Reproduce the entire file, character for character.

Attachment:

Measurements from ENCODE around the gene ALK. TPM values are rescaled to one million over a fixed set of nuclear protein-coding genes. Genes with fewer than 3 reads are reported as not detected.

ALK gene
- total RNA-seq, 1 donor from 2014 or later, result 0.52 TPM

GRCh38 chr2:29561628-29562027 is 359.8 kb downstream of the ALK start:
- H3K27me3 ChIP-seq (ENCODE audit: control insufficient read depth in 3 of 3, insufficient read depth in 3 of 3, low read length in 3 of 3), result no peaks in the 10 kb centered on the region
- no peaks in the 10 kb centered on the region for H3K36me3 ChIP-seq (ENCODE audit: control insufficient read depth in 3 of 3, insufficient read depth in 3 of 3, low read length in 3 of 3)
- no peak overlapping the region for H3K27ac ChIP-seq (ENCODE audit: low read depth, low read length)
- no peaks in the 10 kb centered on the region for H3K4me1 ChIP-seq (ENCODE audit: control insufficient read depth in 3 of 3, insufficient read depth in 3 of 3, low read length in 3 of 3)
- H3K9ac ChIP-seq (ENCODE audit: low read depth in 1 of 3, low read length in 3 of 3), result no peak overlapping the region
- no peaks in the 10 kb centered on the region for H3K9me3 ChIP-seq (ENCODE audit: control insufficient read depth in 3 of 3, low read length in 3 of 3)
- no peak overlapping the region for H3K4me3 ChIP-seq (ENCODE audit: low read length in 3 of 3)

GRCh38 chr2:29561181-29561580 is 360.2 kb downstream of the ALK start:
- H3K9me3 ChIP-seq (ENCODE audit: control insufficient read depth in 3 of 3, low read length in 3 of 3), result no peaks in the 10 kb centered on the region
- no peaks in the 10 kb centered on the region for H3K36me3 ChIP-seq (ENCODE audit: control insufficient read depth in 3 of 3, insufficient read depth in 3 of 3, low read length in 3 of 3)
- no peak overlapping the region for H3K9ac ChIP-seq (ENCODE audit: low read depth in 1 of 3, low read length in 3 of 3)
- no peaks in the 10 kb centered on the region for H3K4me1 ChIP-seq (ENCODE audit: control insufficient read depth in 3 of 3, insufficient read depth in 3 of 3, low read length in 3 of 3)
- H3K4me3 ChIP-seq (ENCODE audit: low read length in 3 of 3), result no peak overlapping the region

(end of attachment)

Measurements from ENCODE around the gene ALK. TPM values are rescaled to one million over a fixed set of nuclear protein-coding genes. Genes with fewer than 3 reads are reported as not detected.

ALK gene
- total RNA-seq, 1 donor from 2014 or later, result 0.52 TPM

GRCh38 chr2:29561628-29562027 is 359.8 kb downstream of the ALK start:
- H3K27me3 ChIP-seq (ENCODE audit: control insufficient read depth in 3 of 3, insufficient read depth in 3 of 3, low read length in 3 of 3), result no peaks in the 10 kb centered on the region
- no peaks in the 10 kb centered on the region for H3K36me3 ChIP-seq (ENCODE audit: control insufficient read depth in 3 of 3, insufficient read depth in 3 of 3, low read length in 3 of 3)
- no peak overlapping the region for H3K27ac ChIP-seq (ENCODE audit: low read depth, low read length)
- no peaks in the 10 kb centered on the region for H3K4me1 ChIP-seq (ENCODE audit: control insufficient read depth in 3 of 3, insufficient read depth in 3 of 3, low read length in 3 of 3)
- H3K9ac ChIP-seq (ENCODE audit: low read depth in 1 of 3, low read length in 3 of 3), result no peak overlapping the region
- no peaks in the 10 kb centered on the region for H3K9me3 ChIP-seq (ENCODE audit: control insufficient read depth in 3 of 3, low read length in 3 of 3)
- no peak overlapping the region for H3K4me3 ChIP-seq (ENCODE audit: low read length in 3 of 3)

GRCh38 chr2:29561181-29561580 is 360.2 kb downstream of the ALK start:
- H3K9me3 ChIP-seq (ENCODE audit: control insufficient read depth in 3 of 3, low read length in 3 of 3), result no peaks in the 10 kb centered on the region
- no peaks in the 10 kb centered on the region for H3K36me3 ChIP-seq (ENCODE audit: control insufficient read depth in 3 of 3, insufficient read depth in 3 of 3, low read length in 3 of 3)
- no peak overlapping the region for H3K9ac ChIP-seq (ENCODE audit: low read depth in 1 of 3, low read length in 3 of 3)
- no peaks in the 10 kb centered on the region for H3K4me1 ChIP-seq (ENCODE audit: control insufficient read depth in 3 of 3, insufficient read depth in 3 of 3, low read length in 3 of 3)
- H3K4me3 ChIP-seq (ENCODE audit: low read length in 3 of 3), result no peak overlapping the region